|Title||Costs and benefits to European shipping of ballast-water and hull-fouling treatment : Impacts of native and non-indigenous species|
|Author(s)||Fernandes, Jose A.; Santos, Lionel; Vance, Thomas; Fileman, Tim; Smith, David; Bishop, John D.D.; Viard, Frédérique; Queirós, Ana M.; Merino, Gorka; Buisman, Erik; Austen, Melanie C.|
|Source||Marine Policy 64 (2016). - ISSN 0308-597X - p. 148 - 155.|
|Department(s)||LEI Green Economy and Landuse|
|Publication type||Refereed Article in a scientific journal|
|Keyword(s)||Ballast water - Biofouling - Economic impact - Maritime - Mitigation measures - Native - Non-indigenous species - Shipping|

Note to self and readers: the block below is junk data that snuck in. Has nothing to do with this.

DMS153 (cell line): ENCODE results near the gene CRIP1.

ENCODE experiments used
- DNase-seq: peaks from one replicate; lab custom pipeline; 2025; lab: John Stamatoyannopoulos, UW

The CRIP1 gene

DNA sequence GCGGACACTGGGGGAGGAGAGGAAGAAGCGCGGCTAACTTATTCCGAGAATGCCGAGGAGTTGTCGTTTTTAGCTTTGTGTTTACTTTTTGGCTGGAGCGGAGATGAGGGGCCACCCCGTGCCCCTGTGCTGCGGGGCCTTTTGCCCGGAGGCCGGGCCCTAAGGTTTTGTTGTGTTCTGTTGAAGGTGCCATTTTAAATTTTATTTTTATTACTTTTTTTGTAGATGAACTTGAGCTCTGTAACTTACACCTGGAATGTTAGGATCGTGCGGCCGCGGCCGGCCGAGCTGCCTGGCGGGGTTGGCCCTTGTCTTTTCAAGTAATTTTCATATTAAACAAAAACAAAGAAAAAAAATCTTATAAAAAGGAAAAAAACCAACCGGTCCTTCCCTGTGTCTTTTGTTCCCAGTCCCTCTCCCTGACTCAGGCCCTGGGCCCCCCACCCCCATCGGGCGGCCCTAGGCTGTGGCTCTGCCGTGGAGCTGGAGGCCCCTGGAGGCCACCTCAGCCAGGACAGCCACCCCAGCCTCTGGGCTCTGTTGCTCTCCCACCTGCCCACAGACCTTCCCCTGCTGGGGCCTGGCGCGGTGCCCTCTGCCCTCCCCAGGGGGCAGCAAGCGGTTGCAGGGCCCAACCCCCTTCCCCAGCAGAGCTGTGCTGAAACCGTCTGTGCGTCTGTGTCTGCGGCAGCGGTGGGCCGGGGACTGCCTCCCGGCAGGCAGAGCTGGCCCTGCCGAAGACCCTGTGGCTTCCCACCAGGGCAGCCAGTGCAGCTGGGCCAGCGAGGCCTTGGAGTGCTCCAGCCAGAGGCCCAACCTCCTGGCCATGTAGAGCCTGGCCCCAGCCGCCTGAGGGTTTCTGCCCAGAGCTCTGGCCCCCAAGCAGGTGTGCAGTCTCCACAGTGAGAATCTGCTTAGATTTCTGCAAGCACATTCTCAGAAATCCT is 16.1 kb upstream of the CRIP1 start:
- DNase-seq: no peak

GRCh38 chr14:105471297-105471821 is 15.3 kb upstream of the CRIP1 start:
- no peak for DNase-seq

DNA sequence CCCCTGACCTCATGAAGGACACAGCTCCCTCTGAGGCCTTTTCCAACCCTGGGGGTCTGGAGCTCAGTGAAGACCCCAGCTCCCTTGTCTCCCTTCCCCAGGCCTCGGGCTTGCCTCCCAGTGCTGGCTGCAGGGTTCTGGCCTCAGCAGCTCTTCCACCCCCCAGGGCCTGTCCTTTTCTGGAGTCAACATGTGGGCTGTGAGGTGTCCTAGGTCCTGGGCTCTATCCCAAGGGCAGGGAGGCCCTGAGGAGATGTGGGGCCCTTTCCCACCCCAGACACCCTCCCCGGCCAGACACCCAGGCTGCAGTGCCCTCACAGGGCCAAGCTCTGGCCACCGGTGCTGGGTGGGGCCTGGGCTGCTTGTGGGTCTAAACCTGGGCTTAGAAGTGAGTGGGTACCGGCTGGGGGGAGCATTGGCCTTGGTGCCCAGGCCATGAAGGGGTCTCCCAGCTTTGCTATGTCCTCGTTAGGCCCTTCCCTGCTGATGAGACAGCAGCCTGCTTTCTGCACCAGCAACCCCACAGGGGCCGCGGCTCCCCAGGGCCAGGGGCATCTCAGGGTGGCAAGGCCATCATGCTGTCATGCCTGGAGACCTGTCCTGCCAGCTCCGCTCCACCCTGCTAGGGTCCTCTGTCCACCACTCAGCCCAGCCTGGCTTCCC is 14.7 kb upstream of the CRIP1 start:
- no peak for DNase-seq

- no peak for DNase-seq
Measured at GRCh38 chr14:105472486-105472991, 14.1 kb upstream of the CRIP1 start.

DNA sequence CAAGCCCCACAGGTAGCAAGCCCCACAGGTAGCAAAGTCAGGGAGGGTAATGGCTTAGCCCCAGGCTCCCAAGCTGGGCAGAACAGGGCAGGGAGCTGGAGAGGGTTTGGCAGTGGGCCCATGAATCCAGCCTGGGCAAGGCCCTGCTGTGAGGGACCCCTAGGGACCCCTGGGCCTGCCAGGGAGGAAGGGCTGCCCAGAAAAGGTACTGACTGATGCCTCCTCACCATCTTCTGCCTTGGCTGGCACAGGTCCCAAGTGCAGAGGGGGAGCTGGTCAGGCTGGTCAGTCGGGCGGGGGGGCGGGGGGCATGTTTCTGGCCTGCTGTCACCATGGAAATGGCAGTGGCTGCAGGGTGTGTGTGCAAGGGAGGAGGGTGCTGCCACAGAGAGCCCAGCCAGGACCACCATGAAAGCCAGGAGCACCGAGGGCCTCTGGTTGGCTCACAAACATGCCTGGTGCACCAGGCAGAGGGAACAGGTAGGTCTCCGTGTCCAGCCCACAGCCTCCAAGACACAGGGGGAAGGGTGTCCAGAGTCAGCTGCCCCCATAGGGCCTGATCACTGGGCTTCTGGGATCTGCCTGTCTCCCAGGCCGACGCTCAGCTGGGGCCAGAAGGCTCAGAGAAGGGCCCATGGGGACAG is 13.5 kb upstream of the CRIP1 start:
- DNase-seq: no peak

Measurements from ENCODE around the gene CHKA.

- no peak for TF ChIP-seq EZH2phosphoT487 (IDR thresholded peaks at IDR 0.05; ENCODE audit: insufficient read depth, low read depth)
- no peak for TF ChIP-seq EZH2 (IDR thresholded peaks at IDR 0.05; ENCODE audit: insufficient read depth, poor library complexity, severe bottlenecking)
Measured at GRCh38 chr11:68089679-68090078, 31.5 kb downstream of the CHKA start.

Maritime transport and shipping are impacted negatively by biofouling, which can result in increased fuel consumption. Thus, costs for fouling reduction can be considered an investment to reduce fuel consumption. Anti-fouling measures also reduce the rate of introduction of non-indigenous species (NIS). Further mitigation measures to reduce the transport of NIS within ballast water and sediments impose additional costs. The estimated operational cost of NIS mitigation measures may represent between 1.6% and 4% of the annual operational cost for a ship operating on European seas, with the higher proportional costs in small ships. However, fouling by NIS may affect fuel consumption more than fouling by native species due to differences in species' life-history traits and their resistance to antifouling coatings and pollution. Therefore, it is possible that the cost of NIS mitigation measures could be smaller than the cost from higher fuel consumption arising from fouling by NIS.